Transparency – Summary

Mining companies are expected to do more to be transparent about the money and gifts they give to governments in order to fight corruption and improve the governance and benefits of mining projects. Access to information and transparency are also important human rights based principles. The implementation of strong transparency policies and procedures for the Mary River Mine can help improve human rights impacts because there will be less opportunity for inappropriate spending and more accountability and incentives for positive contributions

Human Rights Assessment

9. Transparency – Full Finding

Key message

Mining companies are expected to do more to be transparent about the money and gifts they give to governments in order to fight corruption and improve the governance and benefits of mining projects. Access to information and transparency are also important human rights based principles. The implementation of strong transparency policies and procedures for the Mary River Mine can help improve human rights impacts because there will be less opportunity for inappropriate spending and more accountability and incentives for positive contributions.


The Government of Canada just announced that it is going to make new disclosure rules that will apply to Canadian mining companies. The Mining Association of Canada has helped developed a framework for these new disclosure rules. ArcelorMittal also has strong disclosure and anti-corruption policies. The standards for transparency and disclosure for Baffinland are going to be increasingly stringent over the coming years.

All parties that administer the economic benefits that will flow from the mine should also set a good example about transparency and anti-corruption. This is needed to reinforce public confidence in the contribution of the mine to sustainable development and good governance. Greater disclosure and access to information about economic payments also helps monitoring and assessment of positive human rights impacts from the mine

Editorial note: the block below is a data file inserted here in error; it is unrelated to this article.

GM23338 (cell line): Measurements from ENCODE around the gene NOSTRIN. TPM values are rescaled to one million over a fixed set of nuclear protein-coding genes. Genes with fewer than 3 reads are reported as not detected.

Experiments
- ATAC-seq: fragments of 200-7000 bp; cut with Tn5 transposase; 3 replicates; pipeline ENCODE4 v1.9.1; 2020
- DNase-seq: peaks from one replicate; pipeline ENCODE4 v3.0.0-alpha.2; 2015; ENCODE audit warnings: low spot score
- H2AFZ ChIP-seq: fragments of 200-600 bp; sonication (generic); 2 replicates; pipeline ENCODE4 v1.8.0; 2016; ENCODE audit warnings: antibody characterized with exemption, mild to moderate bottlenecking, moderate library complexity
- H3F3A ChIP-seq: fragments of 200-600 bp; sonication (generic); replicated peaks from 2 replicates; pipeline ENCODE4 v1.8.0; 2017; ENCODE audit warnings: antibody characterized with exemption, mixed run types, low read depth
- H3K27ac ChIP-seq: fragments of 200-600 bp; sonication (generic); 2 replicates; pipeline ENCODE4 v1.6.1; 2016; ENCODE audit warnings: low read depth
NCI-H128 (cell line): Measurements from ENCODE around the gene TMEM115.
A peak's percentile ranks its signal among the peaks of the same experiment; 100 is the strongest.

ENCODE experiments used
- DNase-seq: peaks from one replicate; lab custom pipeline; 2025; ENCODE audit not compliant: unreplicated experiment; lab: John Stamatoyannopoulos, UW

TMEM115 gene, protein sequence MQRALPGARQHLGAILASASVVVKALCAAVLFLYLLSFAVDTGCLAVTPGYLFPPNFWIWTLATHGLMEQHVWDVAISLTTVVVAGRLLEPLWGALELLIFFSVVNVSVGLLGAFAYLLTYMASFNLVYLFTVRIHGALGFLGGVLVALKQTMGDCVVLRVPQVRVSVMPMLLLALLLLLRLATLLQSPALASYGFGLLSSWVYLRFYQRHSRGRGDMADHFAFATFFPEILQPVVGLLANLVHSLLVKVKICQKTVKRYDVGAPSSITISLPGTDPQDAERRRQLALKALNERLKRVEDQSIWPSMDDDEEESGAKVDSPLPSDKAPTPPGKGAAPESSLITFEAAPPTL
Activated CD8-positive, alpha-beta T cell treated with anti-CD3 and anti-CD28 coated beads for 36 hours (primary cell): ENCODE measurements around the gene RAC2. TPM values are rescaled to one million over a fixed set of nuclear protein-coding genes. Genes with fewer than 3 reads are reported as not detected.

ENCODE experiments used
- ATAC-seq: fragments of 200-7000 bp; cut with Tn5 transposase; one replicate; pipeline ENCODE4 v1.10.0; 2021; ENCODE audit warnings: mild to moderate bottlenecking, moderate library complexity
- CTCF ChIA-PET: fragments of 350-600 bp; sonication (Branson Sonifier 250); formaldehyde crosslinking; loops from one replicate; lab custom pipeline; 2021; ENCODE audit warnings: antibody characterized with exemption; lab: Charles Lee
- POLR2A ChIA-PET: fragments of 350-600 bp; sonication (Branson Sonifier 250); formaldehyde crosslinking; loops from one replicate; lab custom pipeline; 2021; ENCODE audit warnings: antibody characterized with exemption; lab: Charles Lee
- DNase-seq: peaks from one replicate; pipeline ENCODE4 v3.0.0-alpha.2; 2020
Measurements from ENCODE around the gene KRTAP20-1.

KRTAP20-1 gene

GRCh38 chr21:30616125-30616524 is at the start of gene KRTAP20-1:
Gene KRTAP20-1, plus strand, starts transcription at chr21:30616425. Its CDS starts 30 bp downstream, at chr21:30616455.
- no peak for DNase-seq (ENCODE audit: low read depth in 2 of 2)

Concerns have been raised in the public hearings about how much of the IIBA benefits will flow to communities. Last summer, some questions were raised about members of the QIA accepting travel to the London Olympics at Baffinland’s expense. Given their important role in administering royalties and IIBA payments, the Designated Inuit Organizations should develop their own policies about transparency and anti-corruption that takes into account their special status. This is an important piece of the puzzle for ensuring that the Mary River Mine and future mining projects in Nunavut make strong contributions to sustainable development and human rights.

Human rights standards

Human rights standards related to transparency and access to information are derived from Article 19 of the Universal Declaration of Human Rights: “Everyone has the right to freedom of opinion and expression; this right includes freedom to hold opinions without interference and to seek, receive and impart information and ideas through any media and regardless of frontiers.”